09/06/2009 05:12 am ET Updated May 25, 2011

Hail to the Chief

Yesterday, I had the distinct honor to stand with Chief of Police William Bratton as he announced his resignation after six-and-a-half years of service to Los Angeles.

Simply put, there will never be another like Chief Bratton.

He came to the LAPD during one of our darkest hours. Tales of corruption tarnished the Department's reputation. Racial tensions threatened to break the sacred trust between the people of Los Angeles and those charged with protecting them.

When William Bratton first stepped foot into his office at the Parker Center, he brought with him a record of reform from his time in New York, and the no-nonsense attitude of the Boston streets -- with the accent to prove it.

The genius of Chief Bratton is his appreciation for the fact that strong policing and effective prevention and intervention programs are not mutually exclusive.

He recognized from day one that in order to rebuild the trust so vital to public safety in Los Angeles, he needed to bring the community in as a partner.

"You cannot do it alone," Chief Bratton told his officers at his induction ceremony. "But with the community, you can do anything."

And with Chief Bratton at the helm, the LAPD has transformed itself into a beacon of progress and professionalism; into a Department seen as a partner -- not an adversary; no longer bound by the misdeeds of the past; and no longer in need of federal oversight.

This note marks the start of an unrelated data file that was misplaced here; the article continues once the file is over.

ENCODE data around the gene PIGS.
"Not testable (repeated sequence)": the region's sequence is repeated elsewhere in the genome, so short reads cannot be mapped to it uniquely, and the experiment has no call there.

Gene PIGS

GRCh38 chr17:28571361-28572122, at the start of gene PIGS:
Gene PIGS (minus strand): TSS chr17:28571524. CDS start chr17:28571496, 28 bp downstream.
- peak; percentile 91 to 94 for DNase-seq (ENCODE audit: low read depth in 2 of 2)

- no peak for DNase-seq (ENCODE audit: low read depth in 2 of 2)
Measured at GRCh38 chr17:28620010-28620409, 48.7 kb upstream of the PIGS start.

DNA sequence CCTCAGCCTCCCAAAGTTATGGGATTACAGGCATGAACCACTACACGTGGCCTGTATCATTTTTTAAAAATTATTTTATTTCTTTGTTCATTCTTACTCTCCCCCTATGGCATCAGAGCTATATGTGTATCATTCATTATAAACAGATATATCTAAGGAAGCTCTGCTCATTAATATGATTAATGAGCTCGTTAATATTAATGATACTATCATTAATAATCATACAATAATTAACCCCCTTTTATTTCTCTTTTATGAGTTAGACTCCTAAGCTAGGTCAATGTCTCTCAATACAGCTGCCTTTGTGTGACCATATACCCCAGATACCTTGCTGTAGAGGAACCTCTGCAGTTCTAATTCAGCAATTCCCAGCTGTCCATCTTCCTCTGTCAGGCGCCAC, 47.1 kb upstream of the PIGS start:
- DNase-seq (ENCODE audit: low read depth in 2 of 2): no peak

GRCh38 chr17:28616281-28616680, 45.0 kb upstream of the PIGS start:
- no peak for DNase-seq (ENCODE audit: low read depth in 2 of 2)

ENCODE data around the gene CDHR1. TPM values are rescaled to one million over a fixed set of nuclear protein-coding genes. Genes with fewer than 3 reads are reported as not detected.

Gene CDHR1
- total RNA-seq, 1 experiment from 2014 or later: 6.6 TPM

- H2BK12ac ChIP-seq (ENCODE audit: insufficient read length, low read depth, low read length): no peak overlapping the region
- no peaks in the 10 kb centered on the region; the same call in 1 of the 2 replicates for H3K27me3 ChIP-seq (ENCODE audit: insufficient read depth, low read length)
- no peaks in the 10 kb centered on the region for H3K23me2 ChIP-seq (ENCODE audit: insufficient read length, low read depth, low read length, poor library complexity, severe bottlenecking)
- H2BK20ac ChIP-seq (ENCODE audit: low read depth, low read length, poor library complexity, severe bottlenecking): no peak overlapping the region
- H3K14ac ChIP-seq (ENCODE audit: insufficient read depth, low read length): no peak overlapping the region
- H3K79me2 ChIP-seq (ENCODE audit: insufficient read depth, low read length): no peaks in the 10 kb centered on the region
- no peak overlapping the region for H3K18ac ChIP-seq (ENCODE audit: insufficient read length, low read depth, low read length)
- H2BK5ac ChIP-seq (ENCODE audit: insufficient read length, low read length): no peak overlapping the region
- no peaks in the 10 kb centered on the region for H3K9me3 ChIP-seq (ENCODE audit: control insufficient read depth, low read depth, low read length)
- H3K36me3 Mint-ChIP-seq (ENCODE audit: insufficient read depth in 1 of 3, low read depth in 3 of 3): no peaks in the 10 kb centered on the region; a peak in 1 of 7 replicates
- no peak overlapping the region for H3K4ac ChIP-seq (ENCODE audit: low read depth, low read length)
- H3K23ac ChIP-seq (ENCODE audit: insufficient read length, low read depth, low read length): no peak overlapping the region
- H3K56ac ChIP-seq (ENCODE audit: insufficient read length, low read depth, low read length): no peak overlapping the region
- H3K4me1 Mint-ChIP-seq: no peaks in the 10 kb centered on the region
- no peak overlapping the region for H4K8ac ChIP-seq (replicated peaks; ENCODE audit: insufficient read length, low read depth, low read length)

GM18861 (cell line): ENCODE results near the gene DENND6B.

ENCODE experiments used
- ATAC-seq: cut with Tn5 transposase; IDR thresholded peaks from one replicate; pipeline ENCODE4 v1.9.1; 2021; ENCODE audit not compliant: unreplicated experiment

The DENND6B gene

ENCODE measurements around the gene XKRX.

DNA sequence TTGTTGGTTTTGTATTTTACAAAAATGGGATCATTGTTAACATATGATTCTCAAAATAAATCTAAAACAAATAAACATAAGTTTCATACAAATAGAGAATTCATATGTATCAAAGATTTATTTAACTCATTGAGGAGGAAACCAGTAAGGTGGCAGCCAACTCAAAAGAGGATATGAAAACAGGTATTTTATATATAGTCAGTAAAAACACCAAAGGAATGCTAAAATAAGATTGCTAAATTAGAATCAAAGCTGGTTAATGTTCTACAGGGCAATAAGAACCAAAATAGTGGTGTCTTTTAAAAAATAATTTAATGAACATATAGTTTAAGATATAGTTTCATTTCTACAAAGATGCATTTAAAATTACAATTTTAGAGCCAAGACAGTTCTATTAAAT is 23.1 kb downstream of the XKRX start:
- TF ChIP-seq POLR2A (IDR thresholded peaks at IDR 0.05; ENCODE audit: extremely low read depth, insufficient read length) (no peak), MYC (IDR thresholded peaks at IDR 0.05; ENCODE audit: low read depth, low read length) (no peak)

Today, the Police Department is playing a positive role in the community. And the community is playing a positive role in the Police Department.

The results speak for themselves: our crime rates are falling; the homicide rate is dropping; gang crime is on the decline; at-risk youth are being offered an alternative to becoming statistics in the cycle of violence; and our counter-terrorism unit is prepared for the threats of the 21st century.

All of that is the product of Chief Bratton's leadership.

And because of him, Los Angeles is the safest, strongest, and most united it's been in more than half-a-century.

And while I'm sad he may be leaving us, his legacy will forever be felt at the LAPD and on the streets of our City of Angels.

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